Biological computation: hearts and flytraps

Research output: Contribution to journalArticlepeer-review


The original computers were people using algorithms to get mathematical results such as rocket trajectories. After the invention of the digital computer, brains have been widely understood through analogies with computers and now artificial neural networks, which have strengths and drawbacks. We define and examine a new kind of computation better adapted to biological systems, called biological computation, a natural adaptation of mechanistic physical computation. Nervous systems are of course biological computers, and we focus on some edge cases of biological computing, hearts and flytraps. The heart has about the computing power of a slug, and much of its computing happens outside of its forty thousand neurons. The flytrap has about the computing power of a lobster ganglion. This account advances fundamental debates in neuroscience by illustrating ways that classical computability theory can miss complexities of biology. By this reframing of computation, we make way for resolving the disconnect between human and machine learning.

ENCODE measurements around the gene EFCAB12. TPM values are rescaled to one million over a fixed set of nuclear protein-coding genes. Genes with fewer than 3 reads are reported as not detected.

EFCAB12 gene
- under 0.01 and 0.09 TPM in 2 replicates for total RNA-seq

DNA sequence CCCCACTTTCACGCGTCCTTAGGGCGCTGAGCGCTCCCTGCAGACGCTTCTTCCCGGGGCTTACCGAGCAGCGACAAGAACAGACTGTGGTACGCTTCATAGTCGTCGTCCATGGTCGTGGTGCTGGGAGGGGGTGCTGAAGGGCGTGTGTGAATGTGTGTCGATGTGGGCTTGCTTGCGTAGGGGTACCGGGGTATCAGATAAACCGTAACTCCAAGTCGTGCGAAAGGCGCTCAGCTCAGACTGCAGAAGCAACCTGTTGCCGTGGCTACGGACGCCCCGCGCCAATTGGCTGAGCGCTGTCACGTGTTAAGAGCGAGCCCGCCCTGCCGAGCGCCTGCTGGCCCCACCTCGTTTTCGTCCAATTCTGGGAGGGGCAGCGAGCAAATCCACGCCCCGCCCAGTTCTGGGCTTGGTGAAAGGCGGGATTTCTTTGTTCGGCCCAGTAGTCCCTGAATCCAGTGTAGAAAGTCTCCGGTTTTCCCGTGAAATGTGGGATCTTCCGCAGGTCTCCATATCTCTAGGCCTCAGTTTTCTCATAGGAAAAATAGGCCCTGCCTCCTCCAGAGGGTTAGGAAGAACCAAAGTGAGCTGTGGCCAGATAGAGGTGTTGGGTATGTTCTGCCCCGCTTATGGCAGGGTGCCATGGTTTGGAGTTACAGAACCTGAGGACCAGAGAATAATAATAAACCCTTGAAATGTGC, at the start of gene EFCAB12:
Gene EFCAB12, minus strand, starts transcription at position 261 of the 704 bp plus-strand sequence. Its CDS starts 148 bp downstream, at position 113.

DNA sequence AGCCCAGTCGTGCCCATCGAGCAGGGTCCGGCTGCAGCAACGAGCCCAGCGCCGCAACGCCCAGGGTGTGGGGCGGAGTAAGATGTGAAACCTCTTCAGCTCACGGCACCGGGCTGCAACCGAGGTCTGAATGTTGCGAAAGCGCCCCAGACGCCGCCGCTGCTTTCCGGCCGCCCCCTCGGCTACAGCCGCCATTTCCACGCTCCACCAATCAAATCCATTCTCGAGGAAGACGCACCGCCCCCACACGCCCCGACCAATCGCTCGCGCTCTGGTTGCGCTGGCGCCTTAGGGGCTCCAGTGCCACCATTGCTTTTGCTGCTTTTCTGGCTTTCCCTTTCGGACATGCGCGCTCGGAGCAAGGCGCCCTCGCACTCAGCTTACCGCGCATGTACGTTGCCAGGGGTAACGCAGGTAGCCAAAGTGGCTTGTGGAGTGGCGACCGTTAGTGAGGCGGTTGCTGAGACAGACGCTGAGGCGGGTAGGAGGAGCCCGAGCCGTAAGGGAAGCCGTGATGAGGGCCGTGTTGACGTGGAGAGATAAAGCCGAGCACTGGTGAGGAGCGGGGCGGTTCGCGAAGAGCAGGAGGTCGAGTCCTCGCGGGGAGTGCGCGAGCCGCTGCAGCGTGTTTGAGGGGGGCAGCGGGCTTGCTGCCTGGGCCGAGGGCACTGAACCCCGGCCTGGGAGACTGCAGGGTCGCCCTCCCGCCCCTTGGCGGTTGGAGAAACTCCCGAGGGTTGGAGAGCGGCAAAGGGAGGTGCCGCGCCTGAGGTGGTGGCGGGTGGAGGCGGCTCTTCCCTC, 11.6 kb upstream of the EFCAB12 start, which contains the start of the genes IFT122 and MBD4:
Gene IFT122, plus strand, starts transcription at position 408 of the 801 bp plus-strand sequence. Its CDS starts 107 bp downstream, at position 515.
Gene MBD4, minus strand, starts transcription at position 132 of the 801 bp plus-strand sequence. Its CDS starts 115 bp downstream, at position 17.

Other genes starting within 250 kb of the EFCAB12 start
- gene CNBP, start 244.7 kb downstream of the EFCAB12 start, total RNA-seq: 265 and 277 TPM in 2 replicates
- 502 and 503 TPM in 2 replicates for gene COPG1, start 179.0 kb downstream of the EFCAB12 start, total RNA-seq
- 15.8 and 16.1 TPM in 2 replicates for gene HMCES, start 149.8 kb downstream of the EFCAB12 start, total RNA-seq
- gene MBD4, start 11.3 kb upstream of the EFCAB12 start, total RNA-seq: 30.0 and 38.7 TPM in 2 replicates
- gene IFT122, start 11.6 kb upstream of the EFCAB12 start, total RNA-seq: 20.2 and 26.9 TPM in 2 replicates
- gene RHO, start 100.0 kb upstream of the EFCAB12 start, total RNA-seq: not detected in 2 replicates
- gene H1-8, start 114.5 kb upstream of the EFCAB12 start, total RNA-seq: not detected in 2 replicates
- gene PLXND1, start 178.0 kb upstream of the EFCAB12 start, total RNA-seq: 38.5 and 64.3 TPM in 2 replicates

Original languageEnglish (US)
Pages (from-to)55-78
Number of pages24
JournalJournal of Biological Physics
Issue number1
StatePublished - Mar 2022


  • Biological computation
  • Biological information processing
  • Computation
  • Computational theory of mind
  • Neural computation
  • Neurocardiology

ASJC Scopus subject areas

  • Atomic and Molecular Physics, and Optics
  • Molecular Biology
  • Biophysics
  • Cell Biology


Dive into the research topics of 'Biological computation: hearts and flytraps'. Together they form a unique fingerprint.

Cite this